On the first Saturday in June, Becky's has fireworks for its "Hollingshead Celebration."
Now showing: Lightning bugs
Cindy Beck Deppe grew up at Becky's.
"The drive-in is where my siblings and I spent our summers. I remember when I was 10 or so, my cousin, Penny, and friend, Terry, would come to the drive-in on weekends.
"We wouldn't bother watching the movies. We were too busy trying to catch fireflies. We would put them in a paper cup with a lid and poke small holes in the lid to keep them alive."
The children of William and Alice Beck, including Darrell, Dennis, Mary Beck Mayberry and Cindy Beck Deppe, now own and operate Becky's. A son, Dale, died in 1997. William Beck died in 1987. His widow, Alice, who lives adjacent to the drive-in, still makes sure the premises are neat.
The family's involvement with the drive-in continues with grandchildren Sean Beck, Christopher and Nicholas Deppe and great grandchildren Michael and Mackenzey Marino.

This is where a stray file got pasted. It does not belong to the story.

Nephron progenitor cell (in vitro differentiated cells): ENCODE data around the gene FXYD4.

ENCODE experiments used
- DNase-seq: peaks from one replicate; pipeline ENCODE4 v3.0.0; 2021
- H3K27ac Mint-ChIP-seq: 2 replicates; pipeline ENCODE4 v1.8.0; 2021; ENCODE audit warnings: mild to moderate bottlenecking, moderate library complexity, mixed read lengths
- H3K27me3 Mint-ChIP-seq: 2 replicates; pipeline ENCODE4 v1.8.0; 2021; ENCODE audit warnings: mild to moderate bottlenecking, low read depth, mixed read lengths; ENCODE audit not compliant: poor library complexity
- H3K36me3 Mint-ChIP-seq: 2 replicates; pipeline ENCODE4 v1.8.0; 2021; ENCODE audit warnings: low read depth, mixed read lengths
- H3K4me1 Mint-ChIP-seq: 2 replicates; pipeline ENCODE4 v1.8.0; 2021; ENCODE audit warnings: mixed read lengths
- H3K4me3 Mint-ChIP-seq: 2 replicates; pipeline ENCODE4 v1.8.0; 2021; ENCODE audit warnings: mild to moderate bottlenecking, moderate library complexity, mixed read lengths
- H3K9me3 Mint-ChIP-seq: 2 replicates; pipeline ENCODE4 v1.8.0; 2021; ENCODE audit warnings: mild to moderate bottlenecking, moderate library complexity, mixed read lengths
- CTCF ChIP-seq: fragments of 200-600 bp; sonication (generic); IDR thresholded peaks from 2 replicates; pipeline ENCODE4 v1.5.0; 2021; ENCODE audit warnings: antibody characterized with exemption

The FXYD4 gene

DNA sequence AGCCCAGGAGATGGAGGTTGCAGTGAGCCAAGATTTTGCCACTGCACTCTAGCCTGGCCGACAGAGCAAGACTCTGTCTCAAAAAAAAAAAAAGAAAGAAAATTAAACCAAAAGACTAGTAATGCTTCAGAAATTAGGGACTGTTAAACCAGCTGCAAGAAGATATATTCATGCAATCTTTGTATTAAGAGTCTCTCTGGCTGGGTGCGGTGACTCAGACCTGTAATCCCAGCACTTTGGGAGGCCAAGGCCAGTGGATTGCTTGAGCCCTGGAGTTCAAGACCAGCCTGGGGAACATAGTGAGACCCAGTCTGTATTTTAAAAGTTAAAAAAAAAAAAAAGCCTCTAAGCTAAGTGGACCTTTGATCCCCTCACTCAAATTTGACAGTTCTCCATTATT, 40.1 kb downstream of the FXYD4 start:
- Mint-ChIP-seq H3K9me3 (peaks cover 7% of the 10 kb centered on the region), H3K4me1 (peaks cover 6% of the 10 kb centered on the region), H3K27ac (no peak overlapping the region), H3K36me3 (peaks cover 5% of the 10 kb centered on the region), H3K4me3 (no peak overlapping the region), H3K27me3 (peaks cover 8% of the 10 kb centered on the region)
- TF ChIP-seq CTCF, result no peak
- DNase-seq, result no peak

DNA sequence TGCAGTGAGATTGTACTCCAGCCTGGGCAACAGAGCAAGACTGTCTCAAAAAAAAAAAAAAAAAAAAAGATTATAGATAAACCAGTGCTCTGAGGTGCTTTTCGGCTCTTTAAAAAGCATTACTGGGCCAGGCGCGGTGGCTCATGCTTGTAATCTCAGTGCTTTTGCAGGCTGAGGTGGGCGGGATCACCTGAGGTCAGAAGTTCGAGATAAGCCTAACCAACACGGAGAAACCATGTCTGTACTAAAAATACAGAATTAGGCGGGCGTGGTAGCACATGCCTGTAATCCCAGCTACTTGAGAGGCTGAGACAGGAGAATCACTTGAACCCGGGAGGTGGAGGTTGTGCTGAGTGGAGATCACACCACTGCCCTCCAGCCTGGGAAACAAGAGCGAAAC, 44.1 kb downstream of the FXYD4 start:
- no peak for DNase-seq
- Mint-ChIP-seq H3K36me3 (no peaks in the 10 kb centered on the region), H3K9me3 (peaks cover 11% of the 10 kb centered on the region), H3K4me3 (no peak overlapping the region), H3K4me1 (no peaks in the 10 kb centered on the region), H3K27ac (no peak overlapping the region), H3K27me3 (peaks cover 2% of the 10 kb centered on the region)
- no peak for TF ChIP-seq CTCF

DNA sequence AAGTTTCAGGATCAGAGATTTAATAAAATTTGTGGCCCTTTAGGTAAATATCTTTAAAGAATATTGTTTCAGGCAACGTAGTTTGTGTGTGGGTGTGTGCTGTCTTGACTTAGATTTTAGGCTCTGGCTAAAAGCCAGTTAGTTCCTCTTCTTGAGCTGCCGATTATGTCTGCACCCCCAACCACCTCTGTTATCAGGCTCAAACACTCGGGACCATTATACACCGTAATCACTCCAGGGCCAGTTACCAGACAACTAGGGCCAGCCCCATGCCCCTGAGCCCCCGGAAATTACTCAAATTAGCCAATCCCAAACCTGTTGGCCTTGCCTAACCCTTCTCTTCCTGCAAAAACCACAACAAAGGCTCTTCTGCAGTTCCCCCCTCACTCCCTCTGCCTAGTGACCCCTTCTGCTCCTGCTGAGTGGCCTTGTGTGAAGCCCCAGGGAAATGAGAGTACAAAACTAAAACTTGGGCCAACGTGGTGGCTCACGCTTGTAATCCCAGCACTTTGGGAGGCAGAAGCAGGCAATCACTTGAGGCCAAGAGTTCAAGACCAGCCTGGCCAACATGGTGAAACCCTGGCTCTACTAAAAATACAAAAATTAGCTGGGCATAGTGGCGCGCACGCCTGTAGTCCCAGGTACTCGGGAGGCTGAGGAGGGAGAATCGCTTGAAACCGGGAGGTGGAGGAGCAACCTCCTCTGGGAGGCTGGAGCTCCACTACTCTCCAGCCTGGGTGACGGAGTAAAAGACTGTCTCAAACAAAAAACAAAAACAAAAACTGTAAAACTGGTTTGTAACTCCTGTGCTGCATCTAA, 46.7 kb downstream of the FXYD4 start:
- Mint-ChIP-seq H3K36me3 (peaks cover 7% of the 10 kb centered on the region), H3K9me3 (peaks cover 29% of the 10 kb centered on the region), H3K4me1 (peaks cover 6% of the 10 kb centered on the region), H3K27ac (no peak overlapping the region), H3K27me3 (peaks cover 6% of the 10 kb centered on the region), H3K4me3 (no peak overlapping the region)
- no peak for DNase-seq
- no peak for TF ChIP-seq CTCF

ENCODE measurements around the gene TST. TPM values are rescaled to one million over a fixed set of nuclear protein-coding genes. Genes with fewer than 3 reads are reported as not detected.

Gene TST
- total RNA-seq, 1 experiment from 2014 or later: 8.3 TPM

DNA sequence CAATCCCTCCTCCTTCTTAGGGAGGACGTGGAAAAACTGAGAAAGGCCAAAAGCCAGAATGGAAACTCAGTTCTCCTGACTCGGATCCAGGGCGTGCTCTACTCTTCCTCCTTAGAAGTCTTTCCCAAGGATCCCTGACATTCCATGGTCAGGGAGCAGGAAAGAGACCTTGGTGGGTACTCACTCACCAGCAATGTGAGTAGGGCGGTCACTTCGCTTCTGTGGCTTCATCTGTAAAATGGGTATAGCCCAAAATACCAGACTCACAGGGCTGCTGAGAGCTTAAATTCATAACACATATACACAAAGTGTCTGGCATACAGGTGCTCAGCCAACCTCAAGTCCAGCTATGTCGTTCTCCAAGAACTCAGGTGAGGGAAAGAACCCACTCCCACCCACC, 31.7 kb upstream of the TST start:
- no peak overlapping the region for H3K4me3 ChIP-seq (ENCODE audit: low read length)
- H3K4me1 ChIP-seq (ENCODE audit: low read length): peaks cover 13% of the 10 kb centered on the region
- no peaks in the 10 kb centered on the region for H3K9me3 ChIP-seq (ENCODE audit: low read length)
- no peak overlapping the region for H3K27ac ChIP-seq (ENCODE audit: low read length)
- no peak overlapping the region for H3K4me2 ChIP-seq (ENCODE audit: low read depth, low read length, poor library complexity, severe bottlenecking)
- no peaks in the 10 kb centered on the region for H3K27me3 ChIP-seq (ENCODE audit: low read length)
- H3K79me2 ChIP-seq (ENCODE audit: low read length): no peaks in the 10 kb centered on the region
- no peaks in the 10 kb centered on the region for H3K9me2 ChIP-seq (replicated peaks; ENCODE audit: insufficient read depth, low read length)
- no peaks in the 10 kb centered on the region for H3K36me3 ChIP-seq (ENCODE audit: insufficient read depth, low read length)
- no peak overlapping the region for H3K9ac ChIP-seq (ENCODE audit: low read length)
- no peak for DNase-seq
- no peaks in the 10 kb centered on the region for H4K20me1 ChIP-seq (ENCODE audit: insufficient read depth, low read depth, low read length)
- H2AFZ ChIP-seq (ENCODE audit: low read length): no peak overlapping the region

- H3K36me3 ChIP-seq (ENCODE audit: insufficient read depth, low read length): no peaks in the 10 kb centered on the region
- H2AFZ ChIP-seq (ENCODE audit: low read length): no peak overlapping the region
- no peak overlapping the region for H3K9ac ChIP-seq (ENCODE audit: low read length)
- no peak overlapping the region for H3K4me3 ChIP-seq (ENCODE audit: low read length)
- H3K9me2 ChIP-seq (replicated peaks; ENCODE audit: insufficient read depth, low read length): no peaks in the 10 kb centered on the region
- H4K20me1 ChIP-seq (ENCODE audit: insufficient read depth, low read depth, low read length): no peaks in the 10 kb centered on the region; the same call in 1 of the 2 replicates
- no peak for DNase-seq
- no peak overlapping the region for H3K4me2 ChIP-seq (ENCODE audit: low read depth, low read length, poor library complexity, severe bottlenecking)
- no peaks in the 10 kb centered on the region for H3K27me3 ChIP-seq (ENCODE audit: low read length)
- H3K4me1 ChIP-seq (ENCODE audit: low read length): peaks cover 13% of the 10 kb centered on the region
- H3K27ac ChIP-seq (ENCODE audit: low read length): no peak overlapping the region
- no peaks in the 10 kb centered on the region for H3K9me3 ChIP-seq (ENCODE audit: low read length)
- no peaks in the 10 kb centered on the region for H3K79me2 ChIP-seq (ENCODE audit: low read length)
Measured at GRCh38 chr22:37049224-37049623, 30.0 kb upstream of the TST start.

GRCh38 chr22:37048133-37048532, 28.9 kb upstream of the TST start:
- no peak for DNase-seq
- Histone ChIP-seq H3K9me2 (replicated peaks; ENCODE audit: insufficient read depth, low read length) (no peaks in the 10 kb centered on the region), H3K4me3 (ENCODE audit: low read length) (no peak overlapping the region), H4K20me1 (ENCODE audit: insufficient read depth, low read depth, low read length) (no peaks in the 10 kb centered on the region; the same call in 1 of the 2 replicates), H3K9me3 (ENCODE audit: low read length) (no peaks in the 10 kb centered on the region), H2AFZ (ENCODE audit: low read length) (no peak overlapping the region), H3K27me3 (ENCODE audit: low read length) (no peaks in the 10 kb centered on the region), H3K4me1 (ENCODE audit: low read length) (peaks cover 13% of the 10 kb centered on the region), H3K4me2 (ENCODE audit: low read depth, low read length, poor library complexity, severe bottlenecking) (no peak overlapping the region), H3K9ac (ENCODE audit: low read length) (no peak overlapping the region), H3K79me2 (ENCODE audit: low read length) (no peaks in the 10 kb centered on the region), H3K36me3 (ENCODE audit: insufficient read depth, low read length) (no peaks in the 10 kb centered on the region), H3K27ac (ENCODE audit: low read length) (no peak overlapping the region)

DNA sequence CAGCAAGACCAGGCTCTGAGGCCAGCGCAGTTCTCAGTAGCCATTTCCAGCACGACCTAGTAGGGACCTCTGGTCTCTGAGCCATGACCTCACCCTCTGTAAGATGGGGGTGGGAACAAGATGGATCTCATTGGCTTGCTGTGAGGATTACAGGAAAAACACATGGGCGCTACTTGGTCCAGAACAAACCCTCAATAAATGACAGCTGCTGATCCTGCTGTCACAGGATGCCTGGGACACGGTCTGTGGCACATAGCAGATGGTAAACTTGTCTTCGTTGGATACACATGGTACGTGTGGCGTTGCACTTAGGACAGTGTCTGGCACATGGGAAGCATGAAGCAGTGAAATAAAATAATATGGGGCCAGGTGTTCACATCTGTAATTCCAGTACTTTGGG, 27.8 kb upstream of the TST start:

Sean Beck, Cindy's sons, Christopher and Nicholas, and her husband, Dean, share projectionist duties. Michael and Mackenzey help in the refreshment stand.
Edgar Finley and his wife, Barbara, as well as Marc Hillenbrand, have worked at Becky's since the 1970s. Marc's wife, Colette, and daughters, Cara and Jena, also have worked there. Also helping out: Bernice Miller.
French fries the old-fashioned way
Becky's is open from April through September, every night Memorial Day-Labor Day, and weekends until Sept. 20. Capacity is 450 cars.